Canadian Forest Service Publications

Modeling weather-driven long-distance dispersal of spruce budworm moths (Choristoneura fumiferana), Part 1: Model description, 2022, Garcia, M.; Sturtevanr, B. R.; Saint-Amant, R.; Charney, J. J.; Delisle, J.; Boulanger, Y.; Townsend, P.; Regnière, J. Agricultural and Forest Meteorology, 315, 19p.

Year: 2022

Issued by: Laurentian Forestry Centre

Catalog ID: 40612

Language: English

Availability: PDF (download)

Available from the Journal's Web site.
DOI: 1016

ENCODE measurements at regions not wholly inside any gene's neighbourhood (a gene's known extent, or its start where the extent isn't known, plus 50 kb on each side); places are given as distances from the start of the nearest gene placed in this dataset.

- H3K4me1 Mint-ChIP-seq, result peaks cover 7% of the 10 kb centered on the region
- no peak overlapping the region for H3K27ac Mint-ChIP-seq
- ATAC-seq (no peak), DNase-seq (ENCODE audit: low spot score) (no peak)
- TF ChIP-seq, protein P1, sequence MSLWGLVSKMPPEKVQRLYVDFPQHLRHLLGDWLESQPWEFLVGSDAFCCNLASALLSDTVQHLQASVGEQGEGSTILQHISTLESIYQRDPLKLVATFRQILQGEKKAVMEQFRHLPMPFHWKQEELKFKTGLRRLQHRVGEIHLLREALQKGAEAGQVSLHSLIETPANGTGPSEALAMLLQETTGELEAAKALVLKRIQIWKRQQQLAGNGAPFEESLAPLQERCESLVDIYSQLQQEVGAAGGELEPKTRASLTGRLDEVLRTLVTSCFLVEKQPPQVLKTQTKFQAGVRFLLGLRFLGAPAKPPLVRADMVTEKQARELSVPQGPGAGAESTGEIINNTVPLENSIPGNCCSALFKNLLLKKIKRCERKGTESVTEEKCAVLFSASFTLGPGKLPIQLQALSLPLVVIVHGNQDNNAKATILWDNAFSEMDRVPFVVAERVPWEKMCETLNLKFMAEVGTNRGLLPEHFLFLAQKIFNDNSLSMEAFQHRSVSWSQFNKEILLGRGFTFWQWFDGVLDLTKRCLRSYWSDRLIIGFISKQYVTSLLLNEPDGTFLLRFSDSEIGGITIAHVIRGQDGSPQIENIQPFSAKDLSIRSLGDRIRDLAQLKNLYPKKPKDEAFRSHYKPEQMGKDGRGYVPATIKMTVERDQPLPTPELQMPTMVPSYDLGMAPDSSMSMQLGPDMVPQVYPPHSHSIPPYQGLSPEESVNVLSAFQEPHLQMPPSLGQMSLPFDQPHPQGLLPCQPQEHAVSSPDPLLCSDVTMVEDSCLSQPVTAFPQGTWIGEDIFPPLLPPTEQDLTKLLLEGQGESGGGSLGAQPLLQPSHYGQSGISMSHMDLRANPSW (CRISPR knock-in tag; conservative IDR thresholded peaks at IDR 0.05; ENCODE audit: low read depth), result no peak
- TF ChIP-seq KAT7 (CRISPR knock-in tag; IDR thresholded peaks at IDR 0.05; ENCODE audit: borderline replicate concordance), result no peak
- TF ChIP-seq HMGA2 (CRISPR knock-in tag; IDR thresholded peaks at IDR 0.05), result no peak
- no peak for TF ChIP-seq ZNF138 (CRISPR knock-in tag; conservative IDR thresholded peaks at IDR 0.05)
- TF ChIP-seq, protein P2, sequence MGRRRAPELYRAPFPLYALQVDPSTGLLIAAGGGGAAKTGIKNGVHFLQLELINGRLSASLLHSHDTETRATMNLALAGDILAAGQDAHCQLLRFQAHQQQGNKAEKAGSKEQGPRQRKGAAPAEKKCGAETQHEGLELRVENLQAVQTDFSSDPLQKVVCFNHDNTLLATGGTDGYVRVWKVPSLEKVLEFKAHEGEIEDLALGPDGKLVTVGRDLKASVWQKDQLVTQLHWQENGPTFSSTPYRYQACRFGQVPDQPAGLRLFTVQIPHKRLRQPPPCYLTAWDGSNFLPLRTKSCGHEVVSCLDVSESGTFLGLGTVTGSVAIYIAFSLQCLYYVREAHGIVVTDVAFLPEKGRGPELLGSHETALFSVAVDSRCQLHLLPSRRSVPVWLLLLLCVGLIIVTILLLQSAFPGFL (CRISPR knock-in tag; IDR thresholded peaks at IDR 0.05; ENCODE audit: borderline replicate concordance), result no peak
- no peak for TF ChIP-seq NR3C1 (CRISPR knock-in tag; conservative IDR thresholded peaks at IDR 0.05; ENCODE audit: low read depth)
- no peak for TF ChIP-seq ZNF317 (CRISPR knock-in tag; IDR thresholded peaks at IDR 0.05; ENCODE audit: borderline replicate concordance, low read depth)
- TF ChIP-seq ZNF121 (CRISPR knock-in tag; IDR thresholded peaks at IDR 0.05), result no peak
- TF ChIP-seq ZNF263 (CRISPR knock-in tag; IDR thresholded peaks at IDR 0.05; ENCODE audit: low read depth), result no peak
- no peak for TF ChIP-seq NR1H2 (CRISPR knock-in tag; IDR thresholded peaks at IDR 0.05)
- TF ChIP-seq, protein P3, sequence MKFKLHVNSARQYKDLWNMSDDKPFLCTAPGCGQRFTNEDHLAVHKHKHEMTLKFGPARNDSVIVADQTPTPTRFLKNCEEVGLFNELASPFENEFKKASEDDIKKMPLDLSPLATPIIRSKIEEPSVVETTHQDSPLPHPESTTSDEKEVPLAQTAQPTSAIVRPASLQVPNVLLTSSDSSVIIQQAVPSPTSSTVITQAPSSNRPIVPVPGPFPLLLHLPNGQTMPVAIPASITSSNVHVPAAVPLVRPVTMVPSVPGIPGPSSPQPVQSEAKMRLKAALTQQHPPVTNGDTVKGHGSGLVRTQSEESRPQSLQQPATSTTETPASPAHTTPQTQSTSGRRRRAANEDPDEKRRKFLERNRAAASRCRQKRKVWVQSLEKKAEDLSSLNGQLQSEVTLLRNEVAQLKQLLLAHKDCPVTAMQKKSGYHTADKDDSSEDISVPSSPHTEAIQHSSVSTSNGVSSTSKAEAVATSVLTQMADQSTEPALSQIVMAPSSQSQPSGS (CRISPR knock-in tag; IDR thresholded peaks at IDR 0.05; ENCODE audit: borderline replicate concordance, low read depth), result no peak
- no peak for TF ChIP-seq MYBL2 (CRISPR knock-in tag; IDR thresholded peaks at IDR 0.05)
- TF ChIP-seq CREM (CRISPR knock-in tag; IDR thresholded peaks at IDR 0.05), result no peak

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Long-term studies of insect populations in the North American boreal forest have shown the vital importance of long-distance dispersal to the maintenance and expansion of insect outbreaks. In this work, we extend several concepts established previously in an empirically-based dispersal flight model with recent work on the physiology and behavior of the adult eastern spruce budworm (SBW) moth, Choristoneura fumiferana (Clemens). An outbreak of defoliating SBW in Quebec, ongoing since the mid-2000s, already covers millions of hectares of forests in eastern Canada and threatens to spread into neighboring areas through annual summertime episodes of long-distance dispersal. Such flight events in favorable conditions frequently include billions of SBW moths dispersing in the warm atmospheric boundary layer, typically starting around sunset and often lasting through several hours of wind-driven transport over hundreds of kilometers. Successful SBW dispersal to possibly distant host forest areas depends acutely on the weather. Here we describe the components and results of SBW–pyATM, an open-source individual-based modeling framework developed in Python for the simulation of these weather- driven SBW dispersal events. Using seasonal SBW phenology results from BioSIM at known outbreak locations and high-resolution Weather Research and Forecasting (WRF) model output, we focus on modeling dispersal flights over two successive nights in July 2013 in southern Quebec. Our flight model closely reproduces the SBW spatial patterns and motions observed by weather surveillance radar over the St. Lawrence estuary. With SBW–pyATM we can estimate landing locations for both male and female SBW and the resulting spatial patterns of egg distribution, allowing us eventually to forecast future larval defoliation activity in new locations where immigration could help overcome local limitations on SBW populations. This information could then support forest management decisions where SBW outbreaks threaten valuable resources.